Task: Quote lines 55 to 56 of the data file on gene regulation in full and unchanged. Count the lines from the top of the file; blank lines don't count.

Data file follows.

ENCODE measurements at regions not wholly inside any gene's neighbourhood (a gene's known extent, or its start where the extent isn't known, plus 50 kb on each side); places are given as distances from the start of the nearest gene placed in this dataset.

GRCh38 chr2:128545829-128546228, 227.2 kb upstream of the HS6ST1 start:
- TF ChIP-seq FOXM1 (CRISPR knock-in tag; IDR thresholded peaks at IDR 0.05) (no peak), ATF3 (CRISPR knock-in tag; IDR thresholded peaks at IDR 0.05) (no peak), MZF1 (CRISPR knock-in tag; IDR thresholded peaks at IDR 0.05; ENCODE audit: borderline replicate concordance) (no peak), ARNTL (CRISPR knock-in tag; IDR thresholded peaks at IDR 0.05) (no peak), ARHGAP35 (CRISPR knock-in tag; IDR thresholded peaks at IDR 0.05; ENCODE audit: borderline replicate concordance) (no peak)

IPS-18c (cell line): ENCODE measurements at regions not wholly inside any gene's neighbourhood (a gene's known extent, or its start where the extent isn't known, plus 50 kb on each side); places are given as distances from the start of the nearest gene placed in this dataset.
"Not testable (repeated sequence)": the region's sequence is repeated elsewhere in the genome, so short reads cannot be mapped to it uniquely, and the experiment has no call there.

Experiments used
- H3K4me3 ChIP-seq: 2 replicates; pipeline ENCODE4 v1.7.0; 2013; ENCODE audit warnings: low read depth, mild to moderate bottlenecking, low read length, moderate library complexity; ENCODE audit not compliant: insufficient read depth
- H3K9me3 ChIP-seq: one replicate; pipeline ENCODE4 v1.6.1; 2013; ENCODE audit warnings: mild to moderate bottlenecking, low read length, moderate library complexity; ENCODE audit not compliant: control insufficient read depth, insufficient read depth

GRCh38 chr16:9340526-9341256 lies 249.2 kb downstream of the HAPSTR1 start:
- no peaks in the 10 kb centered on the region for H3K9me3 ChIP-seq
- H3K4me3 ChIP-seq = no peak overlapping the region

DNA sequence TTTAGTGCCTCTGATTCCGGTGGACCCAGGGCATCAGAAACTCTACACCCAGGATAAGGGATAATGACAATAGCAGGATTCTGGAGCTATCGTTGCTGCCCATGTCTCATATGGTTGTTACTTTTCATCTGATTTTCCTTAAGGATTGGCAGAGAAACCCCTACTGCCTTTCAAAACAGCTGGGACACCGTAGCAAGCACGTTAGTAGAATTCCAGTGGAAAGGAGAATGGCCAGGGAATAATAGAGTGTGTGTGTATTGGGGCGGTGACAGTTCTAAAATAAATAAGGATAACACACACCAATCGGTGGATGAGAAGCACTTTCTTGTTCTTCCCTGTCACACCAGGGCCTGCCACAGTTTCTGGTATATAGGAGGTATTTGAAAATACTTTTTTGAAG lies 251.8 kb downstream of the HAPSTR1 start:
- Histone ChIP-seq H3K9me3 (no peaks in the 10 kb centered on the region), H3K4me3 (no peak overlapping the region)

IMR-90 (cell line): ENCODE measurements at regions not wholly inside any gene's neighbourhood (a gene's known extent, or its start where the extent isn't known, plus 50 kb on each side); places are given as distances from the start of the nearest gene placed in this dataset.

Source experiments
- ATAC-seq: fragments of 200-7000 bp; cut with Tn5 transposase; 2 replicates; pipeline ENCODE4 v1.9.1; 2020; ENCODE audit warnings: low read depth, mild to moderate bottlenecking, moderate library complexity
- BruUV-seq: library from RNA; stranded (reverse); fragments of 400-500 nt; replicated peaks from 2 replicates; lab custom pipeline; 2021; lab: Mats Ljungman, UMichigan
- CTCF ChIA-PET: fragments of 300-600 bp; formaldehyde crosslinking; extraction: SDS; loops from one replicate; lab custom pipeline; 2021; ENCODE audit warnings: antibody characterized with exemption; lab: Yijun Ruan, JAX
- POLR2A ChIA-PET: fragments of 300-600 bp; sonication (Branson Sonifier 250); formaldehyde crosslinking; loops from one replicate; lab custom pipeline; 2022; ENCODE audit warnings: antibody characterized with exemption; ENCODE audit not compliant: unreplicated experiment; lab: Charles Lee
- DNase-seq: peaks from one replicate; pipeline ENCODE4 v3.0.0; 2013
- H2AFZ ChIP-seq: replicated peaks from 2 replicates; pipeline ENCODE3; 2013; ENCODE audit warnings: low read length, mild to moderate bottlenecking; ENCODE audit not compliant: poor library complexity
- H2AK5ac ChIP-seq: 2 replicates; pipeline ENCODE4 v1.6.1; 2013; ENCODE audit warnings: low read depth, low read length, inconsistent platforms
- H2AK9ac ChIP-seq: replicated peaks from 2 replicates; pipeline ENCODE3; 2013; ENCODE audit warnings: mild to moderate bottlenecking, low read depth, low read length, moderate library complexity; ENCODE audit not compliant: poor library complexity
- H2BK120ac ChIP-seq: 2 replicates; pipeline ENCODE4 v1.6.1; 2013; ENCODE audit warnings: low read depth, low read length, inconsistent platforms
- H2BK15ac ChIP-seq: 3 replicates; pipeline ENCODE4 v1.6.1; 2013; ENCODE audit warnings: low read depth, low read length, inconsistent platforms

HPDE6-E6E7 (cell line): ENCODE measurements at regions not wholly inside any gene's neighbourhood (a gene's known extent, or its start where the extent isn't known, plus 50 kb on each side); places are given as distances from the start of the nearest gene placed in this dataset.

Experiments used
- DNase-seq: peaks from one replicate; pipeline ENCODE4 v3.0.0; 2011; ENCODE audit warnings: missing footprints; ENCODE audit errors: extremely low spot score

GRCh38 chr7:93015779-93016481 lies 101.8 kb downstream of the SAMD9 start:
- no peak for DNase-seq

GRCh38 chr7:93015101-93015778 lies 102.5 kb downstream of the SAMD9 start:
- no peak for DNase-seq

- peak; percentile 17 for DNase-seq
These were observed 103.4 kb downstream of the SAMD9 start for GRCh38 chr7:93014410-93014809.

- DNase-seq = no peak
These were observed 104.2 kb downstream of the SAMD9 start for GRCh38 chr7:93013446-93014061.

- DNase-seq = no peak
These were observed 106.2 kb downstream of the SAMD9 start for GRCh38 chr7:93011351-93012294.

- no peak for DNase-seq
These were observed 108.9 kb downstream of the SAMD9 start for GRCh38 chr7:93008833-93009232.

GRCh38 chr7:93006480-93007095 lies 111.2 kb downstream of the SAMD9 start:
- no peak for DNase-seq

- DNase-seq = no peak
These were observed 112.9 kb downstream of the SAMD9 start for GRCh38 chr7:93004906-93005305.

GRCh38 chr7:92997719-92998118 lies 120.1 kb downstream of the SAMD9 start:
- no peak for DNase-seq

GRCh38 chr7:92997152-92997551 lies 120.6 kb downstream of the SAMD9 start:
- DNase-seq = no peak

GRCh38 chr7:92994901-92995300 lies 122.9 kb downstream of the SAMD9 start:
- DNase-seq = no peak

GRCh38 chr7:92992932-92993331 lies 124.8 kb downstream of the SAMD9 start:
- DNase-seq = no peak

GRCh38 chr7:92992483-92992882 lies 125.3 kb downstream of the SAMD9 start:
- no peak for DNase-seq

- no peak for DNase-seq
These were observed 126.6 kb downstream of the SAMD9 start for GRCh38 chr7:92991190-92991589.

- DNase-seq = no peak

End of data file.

- no peak for DNase-seq
These were observed 126.6 kb downstream of the SAMD9 start for GRCh38 chr7:92991190-92991589.